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  • Writer's pictureColumbus Barrel Co.

The World of Barrel-Aged Beer

There’s a new phenomenon sweeping the craft beer world known as “Barrel-Aged Beer.” It’s a given that many spirits are aged in barrels – bourbon, scotch, rum, whiskey – but now beer is getting in on the barrel action, and with amazing results.

The purpose of aging spirits is to enhance or shape the flavor, and what you age the liquid in directly affects that. Wooden casks and barrels – typically oak – naturally give off tannins and vanillin (tannins leave a “dry” taste in your mouth and vanillin is the main extract component from vanilla beans). Bourbon is specifically aged in charred barrels to add another layer of flavor from the caramelized wood sugars. To further complicate things, distillers may choose to age a spirit in several different types of barrels to create a unique flavor profile – think aged bourbon finished off in a wine barrel to give rich berry notes in the finished product.

It seems pretty straight forward to age spirits, but is it the same for beer? Not exactly. While every beer can technically be aged in barrels, not every beer should be barrel aged. The higher the alcohol content and the stronger the beer flavor to begin with, the better the results will be. Stouts, porters, and strong ales are all great candidates for barrel aging, while IPAs and wheat beers are better left outside the barrel.

The second consideration is time. A really great scotch or bourbon is usually aged for decades, but that’s not always the case with beer. If you want a beer with notes of bourbon and wood, 1-2 months is typically enough time to impart those flavors without losing the beer flavor, but if you want more of the tannin and vanillin flavor, leave it in the barrel longer. How much longer? It really depends on individual preference. Most beers max out at 10 years, but that’s not to say a really dark port isn’t going to taste fabulous at 30 years. If patience and science aren’t in your wheelhouse, check out some of these popular barrel-aged beers:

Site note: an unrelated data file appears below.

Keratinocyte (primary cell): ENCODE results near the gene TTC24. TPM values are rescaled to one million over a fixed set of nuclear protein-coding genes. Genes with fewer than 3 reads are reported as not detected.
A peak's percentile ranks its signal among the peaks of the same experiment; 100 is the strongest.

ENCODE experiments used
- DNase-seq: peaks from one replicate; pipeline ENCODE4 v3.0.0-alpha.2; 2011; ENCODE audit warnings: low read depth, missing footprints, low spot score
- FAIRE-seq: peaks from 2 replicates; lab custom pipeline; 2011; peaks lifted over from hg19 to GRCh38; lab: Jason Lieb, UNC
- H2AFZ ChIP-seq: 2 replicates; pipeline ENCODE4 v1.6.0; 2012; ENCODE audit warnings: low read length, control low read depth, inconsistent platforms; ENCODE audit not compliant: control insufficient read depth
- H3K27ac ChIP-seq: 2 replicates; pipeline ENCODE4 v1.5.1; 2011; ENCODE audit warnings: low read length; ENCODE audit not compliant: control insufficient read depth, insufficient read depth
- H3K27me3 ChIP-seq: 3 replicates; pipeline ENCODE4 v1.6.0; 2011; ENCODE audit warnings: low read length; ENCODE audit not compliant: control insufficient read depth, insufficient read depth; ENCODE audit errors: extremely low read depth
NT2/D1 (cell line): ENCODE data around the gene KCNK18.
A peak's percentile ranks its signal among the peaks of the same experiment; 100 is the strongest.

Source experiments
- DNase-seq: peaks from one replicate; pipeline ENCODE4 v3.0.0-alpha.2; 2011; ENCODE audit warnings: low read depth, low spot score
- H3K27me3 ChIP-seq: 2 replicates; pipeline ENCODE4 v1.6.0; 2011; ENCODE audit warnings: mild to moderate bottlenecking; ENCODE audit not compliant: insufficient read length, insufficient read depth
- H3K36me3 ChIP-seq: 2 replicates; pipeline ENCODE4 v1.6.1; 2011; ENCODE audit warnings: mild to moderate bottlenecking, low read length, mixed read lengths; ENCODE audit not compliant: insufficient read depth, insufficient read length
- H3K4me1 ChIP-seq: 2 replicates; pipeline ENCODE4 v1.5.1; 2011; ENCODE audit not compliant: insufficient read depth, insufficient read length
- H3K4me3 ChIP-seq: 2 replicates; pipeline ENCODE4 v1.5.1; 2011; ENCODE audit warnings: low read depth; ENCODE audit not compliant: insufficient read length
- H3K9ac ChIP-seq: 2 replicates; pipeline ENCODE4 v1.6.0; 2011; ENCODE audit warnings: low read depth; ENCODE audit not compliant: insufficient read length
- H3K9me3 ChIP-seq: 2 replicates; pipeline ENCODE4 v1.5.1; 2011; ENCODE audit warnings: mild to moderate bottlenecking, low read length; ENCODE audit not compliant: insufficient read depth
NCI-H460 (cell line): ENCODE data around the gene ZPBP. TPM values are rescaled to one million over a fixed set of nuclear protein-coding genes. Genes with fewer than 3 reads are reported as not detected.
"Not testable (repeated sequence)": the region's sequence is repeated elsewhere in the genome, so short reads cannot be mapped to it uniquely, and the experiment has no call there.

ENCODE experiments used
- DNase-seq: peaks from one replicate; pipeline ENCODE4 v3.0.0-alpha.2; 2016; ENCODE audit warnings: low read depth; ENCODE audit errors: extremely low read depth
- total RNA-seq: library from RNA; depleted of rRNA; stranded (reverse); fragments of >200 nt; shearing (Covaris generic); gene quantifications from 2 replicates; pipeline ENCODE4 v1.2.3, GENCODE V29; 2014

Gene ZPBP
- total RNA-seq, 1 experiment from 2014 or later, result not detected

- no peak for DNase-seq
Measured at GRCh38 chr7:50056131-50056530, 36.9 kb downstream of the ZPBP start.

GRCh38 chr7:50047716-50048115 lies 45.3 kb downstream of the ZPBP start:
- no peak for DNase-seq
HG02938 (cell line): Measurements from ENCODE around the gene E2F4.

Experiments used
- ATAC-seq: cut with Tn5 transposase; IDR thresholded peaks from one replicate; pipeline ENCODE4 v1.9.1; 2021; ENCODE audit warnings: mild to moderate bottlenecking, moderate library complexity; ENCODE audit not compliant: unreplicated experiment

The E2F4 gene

1. Russian River Brewing Supplication – one of the top names in the craft brewing world, based in Santa Rosa, California. This beer is a sour brown ale, aged in a pinot noir wine barrel with sour cherries.

2. Fremont Barrel Aged Dark Star – this award-winning beer comes from the family-owned Fremont Brewery in Seattle, Washington, and is a blend of various Dark Star beers (the oldest being 24 months). They are aged in 7 to 12-year-old bourbon barrels, which give a final tasting note of malt, chocolate, caramel, and pine hops.

3. Firestone Walker Parabola – Firestone Walker was one of the first breweries in the nation to barrel-age beer, and the Parabola beer is an eagerly awaited barrel-aged brew every year. It is aged for one year in a Heaven Hill bourbon barrel, and thus released only once a year in a limited edition batch. The final product has hints of caramel, vanilla, dried fruits, and oak.

For those folks local to Columbus, Ohio, or anyone passing through, it’s worth your time to swing by Zaftig Brewing Company. Here you can experience barrel-aged brewing first hand and sample their delicious beers. They focus on high gravity, full bodied ales meant to be sipped and savored. It's the perfect place to grab a bite to eat and enjoy some unique beers with friends.

Are you a home-brewer ready to impress your friends and family with an authenticate barrel-aged beer tasting? If so, you'll love our new beer flight boards! We're wrapping up the design and build process for these new beauties, so stay tuned for the finished product release date.


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